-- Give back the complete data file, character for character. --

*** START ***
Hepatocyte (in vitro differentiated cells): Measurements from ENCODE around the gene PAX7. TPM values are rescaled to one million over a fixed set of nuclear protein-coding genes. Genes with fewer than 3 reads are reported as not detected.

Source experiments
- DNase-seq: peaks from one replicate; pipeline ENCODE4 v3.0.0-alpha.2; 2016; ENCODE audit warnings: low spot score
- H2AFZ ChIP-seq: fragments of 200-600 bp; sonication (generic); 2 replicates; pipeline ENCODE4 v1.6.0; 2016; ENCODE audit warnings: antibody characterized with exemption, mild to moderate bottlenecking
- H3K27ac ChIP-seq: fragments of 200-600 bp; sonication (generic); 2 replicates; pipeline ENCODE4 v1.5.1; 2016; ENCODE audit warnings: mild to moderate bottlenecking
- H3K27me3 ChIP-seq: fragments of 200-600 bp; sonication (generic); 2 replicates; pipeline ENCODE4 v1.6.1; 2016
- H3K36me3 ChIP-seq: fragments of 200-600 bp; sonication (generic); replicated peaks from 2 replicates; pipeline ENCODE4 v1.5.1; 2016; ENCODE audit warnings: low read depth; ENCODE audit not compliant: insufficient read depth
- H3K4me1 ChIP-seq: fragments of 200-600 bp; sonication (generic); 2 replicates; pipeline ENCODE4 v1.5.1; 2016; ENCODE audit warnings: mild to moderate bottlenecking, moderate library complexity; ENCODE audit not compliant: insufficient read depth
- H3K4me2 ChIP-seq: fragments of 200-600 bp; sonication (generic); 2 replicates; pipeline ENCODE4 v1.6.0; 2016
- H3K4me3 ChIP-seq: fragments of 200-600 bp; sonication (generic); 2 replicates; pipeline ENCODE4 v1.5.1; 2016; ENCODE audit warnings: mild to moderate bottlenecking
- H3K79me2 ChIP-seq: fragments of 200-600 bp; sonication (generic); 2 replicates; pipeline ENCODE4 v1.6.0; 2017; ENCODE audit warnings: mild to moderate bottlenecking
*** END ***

Hepatocyte (in vitro differentiated cells): Measurements from ENCODE around the gene PAX7. TPM values are rescaled to one million over a fixed set of nuclear protein-coding genes. Genes with fewer than 3 reads are reported as not detected.

Source experiments
- DNase-seq: peaks from one replicate; pipeline ENCODE4 v3.0.0-alpha.2; 2016; ENCODE audit warnings: low spot score
- H2AFZ ChIP-seq: fragments of 200-600 bp; sonication (generic); 2 replicates; pipeline ENCODE4 v1.6.0; 2016; ENCODE audit warnings: antibody characterized with exemption, mild to moderate bottlenecking
- H3K27ac ChIP-seq: fragments of 200-600 bp; sonication (generic); 2 replicates; pipeline ENCODE4 v1.5.1; 2016; ENCODE audit warnings: mild to moderate bottlenecking
- H3K27me3 ChIP-seq: fragments of 200-600 bp; sonication (generic); 2 replicates; pipeline ENCODE4 v1.6.1; 2016
- H3K36me3 ChIP-seq: fragments of 200-600 bp; sonication (generic); replicated peaks from 2 replicates; pipeline ENCODE4 v1.5.1; 2016; ENCODE audit warnings: low read depth; ENCODE audit not compliant: insufficient read depth
- H3K4me1 ChIP-seq: fragments of 200-600 bp; sonication (generic); 2 replicates; pipeline ENCODE4 v1.5.1; 2016; ENCODE audit warnings: mild to moderate bottlenecking, moderate library complexity; ENCODE audit not compliant: insufficient read depth
- H3K4me2 ChIP-seq: fragments of 200-600 bp; sonication (generic); 2 replicates; pipeline ENCODE4 v1.6.0; 2016
- H3K4me3 ChIP-seq: fragments of 200-600 bp; sonication (generic); 2 replicates; pipeline ENCODE4 v1.5.1; 2016; ENCODE audit warnings: mild to moderate bottlenecking
- H3K79me2 ChIP-seq: fragments of 200-600 bp; sonication (generic); 2 replicates; pipeline ENCODE4 v1.6.0; 2017; ENCODE audit warnings: mild to moderate bottlenecking